Racism and Xenophobia: December 2014 and Preliminary Year in Review
In December 2014, at least two people were targeted in acts of racist and neo-Nazi attacks, in Moscow and the Moscow region.
All in all, based on preliminary numbers, 19 people were killed in 25 regions of Russia in such attacks, while another 103 were injured. Additionally, two people were subjected to serious threats on their lives.
Moscow was the leader in terms of such incidents, with eight killed and 28 injured. In Saint Petersburg, two people were killed in such attacks while 29 were injured. In the Krasnodar Krai, one person was killed while nine were injured. There were also many victims in the Moscow region (one killed, eight injured), the Novosibirsk region (nine injured), the Sakhalin region (two killed and six injured), and the Perm Krai (one killed and six injured).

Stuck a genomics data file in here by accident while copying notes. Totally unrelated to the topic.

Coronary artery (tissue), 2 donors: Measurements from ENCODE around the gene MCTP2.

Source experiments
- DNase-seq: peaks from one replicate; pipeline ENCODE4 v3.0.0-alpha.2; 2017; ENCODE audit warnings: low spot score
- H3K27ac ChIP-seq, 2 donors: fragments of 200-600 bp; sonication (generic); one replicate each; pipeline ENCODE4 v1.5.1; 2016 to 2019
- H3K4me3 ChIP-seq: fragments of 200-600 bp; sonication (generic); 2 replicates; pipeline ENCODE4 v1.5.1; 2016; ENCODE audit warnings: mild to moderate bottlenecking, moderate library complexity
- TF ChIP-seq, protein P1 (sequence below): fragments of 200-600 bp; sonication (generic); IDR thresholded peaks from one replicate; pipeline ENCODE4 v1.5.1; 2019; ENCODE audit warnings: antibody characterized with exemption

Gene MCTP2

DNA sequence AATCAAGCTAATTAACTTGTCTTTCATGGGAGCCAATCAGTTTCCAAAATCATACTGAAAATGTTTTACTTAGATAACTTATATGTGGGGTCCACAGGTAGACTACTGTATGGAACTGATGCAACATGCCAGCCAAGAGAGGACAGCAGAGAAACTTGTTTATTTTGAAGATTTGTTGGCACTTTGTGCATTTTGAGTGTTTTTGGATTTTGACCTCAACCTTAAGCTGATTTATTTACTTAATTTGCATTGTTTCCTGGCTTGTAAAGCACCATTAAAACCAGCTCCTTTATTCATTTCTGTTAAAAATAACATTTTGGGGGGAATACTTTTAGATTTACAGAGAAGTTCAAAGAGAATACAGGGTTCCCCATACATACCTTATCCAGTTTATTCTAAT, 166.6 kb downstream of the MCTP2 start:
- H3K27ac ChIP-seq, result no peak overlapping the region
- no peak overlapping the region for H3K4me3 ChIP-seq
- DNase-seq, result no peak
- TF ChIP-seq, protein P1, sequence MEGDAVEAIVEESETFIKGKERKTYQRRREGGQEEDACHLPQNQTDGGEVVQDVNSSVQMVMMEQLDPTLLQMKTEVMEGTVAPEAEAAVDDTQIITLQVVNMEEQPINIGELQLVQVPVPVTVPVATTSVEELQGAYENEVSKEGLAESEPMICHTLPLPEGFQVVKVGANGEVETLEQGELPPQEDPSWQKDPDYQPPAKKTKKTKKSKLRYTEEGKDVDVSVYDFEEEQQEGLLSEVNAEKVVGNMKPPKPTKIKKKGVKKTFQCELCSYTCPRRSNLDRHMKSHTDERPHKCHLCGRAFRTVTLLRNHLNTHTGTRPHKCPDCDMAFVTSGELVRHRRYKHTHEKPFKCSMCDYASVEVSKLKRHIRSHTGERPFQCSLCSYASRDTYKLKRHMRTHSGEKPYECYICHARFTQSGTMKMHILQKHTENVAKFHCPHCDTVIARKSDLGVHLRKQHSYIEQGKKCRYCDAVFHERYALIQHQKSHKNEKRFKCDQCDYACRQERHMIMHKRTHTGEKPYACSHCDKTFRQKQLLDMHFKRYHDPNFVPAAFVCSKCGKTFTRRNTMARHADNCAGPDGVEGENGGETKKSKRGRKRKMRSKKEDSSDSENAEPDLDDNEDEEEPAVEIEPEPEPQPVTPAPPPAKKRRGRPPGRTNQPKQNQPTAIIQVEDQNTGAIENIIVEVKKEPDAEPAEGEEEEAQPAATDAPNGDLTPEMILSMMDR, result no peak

Central Asians continue to represent the main targets of racist violence, with ten people killed and 17 injured this year; along with people from the Caucasus, with three killed and 13 injured; and people simply identified as “non-Slavic in appearance,” with three killed and 17 injured. There were also several groups we classified by different characteristics, no member of which was killed in racist attack: people with dark skin (10 injured), members of various religious groups (15 injured), members of youth and informal political groups (12 injured), members of the LGBT community (seven injured), homeless (two injured), Roma (three injured) and Jews (one injured). The numbers also include people attacked incidentally as witnesses of attacks who tried to interfere or just passersby (five injured).
Neo-Nazi vandals defaced five objects this month, in the Volgograd, Novosibirsk and Tyumen regions, and the Republic of Tatarstan.